The bustling metropolis of Melbourne, Florida, is home to a booming real estate market. Deals are made every day for properties big and small, ranging from single-family homes to towering commercial buildings. Each of those deals involves contracts, inspectors, buyers, sellers and often many contractors and subcontractors too. With all those people involved, it is inevitable that someone will wind up on a different page from someone else regarding price, building quality, property maintenance or any number of other issues. When that happens, real estate litigation tends to happen to, as the involved parties seek a legal remedy to their disagreement.
Sometimes litigation happens when a company puts toxins into the air, water or land, and that affects the quality of life and property values of people who live in the affected area. That happened in the community called The Acreage, which has 50,000 residents, all of whom may be potential beneficiaries in a new lawsuit if a United States district judge agrees to grant them that status. The lawsuit alleges that an aerospace manufacturer released toxins into the land and that those toxins put local residents at risk for cancer and adversely affected property values in the community as well.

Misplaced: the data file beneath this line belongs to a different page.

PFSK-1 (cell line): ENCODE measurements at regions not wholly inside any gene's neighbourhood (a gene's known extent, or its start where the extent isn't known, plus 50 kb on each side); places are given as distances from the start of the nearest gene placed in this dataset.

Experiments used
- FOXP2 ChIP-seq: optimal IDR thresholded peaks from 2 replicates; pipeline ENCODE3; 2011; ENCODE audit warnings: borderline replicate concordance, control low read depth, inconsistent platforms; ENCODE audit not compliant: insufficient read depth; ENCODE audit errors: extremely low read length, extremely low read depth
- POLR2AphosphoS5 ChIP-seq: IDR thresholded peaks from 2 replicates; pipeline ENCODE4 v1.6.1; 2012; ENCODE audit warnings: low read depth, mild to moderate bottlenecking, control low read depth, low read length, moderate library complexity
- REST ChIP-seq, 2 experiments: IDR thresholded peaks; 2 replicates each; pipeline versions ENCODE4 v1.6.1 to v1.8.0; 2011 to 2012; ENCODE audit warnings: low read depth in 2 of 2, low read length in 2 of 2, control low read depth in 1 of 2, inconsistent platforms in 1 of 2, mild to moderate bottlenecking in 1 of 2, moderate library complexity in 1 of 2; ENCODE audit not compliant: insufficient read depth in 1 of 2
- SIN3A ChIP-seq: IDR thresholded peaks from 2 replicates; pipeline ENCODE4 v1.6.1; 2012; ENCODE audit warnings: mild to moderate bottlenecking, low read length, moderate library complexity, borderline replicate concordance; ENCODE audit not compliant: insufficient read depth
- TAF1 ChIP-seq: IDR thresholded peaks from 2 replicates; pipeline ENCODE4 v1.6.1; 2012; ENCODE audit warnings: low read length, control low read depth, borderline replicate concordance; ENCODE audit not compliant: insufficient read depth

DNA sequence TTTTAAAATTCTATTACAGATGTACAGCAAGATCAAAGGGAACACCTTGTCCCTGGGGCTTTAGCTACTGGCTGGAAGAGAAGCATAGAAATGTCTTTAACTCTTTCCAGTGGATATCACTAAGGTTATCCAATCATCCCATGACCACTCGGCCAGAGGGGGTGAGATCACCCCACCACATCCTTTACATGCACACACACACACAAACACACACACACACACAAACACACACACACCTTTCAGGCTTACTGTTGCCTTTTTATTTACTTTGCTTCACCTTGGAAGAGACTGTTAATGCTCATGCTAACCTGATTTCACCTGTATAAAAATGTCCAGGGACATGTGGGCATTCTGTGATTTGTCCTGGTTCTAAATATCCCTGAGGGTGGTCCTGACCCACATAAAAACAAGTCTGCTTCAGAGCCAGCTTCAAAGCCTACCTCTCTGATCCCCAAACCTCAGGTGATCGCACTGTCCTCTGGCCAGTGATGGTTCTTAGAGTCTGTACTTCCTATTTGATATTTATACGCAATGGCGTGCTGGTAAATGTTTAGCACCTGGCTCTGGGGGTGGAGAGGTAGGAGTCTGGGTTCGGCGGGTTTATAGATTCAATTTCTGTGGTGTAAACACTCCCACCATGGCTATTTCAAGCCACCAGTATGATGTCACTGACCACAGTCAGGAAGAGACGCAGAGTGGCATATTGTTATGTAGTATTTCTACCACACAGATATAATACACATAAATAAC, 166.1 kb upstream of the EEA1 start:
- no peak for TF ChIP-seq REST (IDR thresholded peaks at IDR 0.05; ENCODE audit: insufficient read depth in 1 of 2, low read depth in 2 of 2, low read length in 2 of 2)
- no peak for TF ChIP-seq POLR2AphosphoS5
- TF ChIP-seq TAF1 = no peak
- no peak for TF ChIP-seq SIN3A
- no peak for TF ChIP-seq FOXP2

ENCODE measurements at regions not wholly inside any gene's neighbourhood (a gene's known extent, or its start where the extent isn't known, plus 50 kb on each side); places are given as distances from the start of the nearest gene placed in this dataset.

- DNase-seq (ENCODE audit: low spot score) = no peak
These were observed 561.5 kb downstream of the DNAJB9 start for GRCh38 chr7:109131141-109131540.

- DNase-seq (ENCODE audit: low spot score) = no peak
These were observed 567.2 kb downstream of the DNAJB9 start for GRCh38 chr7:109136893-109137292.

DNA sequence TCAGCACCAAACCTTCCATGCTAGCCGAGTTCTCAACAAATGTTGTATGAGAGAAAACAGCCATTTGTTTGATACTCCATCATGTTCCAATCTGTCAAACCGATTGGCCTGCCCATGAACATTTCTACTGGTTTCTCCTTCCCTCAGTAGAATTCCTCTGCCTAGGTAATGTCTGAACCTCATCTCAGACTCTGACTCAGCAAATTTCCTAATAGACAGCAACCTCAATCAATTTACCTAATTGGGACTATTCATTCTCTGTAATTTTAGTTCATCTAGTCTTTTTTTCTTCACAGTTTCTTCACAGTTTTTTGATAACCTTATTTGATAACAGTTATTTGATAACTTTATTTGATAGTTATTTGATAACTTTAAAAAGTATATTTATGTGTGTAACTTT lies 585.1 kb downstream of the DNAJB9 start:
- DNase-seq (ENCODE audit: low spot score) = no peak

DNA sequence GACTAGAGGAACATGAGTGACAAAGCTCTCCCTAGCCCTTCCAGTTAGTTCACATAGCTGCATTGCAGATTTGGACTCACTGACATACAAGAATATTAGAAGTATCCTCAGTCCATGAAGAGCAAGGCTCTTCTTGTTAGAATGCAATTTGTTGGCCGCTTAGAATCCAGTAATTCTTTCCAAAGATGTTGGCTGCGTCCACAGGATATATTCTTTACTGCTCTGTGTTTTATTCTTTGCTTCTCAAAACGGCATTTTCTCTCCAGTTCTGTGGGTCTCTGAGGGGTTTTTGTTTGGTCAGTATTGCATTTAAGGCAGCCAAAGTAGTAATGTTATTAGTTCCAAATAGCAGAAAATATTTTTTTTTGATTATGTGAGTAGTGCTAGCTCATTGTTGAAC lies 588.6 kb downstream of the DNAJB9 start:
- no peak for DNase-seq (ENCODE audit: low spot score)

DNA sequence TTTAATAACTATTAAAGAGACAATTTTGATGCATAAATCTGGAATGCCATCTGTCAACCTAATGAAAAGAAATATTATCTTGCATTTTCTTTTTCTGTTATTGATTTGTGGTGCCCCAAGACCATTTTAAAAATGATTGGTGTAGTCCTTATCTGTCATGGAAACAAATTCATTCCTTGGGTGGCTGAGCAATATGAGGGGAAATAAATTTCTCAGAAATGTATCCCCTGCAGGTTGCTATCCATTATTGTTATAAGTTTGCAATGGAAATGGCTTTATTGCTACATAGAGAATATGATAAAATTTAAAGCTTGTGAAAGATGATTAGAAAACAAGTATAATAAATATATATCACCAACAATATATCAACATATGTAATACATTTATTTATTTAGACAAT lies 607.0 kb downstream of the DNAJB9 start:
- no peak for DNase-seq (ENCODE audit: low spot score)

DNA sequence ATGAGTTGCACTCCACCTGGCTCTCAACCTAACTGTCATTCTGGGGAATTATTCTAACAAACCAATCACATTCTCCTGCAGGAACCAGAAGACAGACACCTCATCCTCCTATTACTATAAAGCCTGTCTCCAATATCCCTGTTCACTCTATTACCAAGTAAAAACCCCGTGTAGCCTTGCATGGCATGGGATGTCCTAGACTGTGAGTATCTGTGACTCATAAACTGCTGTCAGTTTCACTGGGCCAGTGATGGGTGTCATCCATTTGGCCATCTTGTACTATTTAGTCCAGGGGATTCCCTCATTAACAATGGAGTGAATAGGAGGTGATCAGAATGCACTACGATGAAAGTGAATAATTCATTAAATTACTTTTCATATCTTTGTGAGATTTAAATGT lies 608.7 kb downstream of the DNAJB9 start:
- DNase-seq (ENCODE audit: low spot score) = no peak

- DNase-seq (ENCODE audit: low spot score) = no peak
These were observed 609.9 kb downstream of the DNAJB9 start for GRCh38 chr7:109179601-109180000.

The judge's decision about the status of the residents in the lawsuit will simply be about whether or not they can have class action status, grouping multiple lawsuits together. Deciding whether the aerospace company is culpable for what has been alleged against them will take longer, and if the verdict proves to be against them, settlements will take some time to arrange for after that. The aerospace company, of course, is currently denying its culpability, and people with views on both sides of the matter have weighed in. Two things that are known are that the Florida Department of Health officially designated the community a cancer cluster, and the case will be fought hard by all involved.
Source: South Florida Sun-Sentinel, "Judge asked to give Acreage residents class status in Pratt & Whitney lawsuit," Austen Erblat, Jan. 23, 2018